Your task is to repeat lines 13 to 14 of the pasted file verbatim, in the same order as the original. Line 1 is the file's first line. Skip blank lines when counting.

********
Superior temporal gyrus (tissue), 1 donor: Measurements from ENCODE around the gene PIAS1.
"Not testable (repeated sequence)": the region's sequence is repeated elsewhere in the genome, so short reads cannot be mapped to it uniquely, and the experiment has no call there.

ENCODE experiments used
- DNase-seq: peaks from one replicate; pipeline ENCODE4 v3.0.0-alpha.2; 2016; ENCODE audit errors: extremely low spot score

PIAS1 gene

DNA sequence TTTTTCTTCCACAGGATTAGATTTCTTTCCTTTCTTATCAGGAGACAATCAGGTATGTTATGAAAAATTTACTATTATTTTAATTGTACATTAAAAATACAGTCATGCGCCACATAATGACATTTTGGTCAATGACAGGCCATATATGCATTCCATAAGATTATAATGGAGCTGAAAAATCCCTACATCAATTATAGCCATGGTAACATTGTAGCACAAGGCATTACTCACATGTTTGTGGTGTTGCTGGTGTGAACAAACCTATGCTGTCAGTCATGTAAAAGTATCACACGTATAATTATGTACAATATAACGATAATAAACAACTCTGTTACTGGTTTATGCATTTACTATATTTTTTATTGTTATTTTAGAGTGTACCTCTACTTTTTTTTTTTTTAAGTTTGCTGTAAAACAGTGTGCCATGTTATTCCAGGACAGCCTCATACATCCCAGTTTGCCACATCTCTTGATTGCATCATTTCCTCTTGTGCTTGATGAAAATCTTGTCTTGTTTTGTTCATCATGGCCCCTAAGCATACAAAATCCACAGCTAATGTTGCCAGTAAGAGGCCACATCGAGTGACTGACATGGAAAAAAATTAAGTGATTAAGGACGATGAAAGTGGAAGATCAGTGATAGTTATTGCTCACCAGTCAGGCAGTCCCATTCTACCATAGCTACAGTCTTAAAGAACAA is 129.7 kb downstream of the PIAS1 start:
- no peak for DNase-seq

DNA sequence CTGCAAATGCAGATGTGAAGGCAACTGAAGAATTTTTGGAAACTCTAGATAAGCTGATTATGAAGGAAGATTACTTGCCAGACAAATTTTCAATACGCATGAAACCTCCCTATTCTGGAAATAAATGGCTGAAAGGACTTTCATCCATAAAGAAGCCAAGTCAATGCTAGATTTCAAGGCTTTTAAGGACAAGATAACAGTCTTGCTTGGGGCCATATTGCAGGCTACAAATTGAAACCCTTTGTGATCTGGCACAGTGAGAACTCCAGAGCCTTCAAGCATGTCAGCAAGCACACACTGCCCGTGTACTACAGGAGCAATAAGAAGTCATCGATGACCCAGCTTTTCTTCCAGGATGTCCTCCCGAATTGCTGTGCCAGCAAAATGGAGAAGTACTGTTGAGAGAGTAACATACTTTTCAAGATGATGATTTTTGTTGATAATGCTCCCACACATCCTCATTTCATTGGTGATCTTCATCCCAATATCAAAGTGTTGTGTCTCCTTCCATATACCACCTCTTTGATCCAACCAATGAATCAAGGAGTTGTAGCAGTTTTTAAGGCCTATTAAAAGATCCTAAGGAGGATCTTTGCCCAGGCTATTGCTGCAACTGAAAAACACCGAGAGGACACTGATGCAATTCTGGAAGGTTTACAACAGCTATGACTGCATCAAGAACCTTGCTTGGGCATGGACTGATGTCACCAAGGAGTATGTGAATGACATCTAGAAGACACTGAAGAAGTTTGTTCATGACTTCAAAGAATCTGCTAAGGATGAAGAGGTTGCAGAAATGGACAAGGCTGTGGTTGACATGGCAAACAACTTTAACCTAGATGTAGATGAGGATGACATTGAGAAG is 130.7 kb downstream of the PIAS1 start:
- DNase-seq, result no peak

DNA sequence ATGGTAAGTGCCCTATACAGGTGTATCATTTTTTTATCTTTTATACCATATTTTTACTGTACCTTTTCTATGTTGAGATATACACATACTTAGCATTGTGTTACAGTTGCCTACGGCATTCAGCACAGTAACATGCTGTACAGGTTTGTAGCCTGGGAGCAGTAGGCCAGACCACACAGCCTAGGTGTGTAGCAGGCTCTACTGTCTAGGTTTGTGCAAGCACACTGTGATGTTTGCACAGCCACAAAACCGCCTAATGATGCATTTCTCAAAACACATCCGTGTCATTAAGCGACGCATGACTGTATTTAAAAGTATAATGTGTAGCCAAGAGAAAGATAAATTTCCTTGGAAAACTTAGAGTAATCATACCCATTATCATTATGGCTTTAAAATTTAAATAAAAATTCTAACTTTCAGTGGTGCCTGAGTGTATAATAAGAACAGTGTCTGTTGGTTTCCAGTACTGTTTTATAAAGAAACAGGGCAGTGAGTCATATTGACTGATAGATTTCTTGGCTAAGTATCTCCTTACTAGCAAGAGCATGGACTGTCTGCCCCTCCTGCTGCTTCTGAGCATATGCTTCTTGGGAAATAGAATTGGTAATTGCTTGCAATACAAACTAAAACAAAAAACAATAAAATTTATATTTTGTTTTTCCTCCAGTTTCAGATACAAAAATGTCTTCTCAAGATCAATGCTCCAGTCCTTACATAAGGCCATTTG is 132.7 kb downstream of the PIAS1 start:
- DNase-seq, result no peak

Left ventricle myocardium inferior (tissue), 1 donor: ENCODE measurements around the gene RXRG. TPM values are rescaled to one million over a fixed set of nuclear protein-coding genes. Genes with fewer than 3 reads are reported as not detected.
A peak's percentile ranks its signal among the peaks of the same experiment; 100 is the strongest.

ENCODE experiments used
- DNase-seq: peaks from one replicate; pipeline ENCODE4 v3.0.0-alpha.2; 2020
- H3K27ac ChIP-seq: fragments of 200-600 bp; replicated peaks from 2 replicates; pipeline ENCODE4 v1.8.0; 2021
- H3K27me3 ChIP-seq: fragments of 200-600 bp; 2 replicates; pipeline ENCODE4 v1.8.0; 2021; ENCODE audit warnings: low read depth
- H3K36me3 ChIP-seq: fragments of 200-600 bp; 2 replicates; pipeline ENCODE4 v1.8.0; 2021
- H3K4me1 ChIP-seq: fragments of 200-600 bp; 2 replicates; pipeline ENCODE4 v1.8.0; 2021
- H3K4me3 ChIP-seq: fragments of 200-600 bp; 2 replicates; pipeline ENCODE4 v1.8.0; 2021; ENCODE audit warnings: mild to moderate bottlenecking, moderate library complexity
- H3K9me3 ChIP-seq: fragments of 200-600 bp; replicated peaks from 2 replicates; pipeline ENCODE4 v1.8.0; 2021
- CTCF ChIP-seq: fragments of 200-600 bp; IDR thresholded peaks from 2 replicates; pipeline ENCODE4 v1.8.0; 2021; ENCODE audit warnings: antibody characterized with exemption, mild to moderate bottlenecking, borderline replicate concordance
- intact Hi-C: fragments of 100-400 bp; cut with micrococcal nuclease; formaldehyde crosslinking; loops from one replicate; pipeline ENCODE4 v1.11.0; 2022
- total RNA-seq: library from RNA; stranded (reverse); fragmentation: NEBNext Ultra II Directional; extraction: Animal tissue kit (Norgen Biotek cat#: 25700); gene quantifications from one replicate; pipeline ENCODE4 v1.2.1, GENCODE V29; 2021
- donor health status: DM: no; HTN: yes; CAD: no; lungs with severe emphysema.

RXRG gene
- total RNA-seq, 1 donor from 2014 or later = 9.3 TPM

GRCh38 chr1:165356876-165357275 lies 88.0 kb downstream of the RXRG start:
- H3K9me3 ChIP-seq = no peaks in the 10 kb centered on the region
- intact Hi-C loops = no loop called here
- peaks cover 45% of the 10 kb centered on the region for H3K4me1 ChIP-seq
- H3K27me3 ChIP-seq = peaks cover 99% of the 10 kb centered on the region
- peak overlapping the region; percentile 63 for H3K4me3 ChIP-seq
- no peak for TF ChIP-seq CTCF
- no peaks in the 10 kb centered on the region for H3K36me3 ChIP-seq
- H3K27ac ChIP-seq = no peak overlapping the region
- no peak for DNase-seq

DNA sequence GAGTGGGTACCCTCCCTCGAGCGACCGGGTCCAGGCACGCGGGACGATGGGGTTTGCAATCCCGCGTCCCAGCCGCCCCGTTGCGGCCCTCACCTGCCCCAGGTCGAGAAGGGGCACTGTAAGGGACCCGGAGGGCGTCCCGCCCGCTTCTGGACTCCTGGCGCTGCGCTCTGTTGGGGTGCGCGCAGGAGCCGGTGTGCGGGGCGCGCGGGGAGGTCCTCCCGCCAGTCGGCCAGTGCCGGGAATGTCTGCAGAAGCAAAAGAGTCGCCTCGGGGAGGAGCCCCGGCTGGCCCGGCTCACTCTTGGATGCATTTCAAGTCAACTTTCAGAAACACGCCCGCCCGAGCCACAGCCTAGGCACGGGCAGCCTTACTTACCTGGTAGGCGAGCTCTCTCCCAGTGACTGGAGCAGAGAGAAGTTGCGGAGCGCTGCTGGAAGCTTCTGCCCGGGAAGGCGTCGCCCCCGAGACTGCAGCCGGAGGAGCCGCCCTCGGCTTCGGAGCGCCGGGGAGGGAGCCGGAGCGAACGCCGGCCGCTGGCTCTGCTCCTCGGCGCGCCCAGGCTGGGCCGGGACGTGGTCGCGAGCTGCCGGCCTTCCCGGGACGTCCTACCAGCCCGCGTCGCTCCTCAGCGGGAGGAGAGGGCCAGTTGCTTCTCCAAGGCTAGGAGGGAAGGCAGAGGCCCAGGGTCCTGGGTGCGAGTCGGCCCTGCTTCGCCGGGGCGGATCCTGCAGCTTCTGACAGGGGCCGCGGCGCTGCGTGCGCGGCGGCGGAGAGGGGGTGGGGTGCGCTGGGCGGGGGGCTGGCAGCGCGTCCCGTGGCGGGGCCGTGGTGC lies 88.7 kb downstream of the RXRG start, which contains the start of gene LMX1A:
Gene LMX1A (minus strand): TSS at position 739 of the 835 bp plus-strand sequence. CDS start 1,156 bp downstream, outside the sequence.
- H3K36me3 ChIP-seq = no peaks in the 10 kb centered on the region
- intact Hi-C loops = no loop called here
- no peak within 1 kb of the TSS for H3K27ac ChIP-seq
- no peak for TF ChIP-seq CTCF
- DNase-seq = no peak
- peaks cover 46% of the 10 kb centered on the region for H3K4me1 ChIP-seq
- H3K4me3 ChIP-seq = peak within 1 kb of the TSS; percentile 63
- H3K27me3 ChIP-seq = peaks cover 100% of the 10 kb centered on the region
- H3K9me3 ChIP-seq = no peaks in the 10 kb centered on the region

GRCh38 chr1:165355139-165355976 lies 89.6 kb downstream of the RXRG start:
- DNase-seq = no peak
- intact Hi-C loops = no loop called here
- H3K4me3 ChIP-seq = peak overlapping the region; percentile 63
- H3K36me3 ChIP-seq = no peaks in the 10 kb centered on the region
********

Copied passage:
A peak's percentile ranks its signal among the peaks of the same experiment; 100 is the strongest.

ENCODE experiments used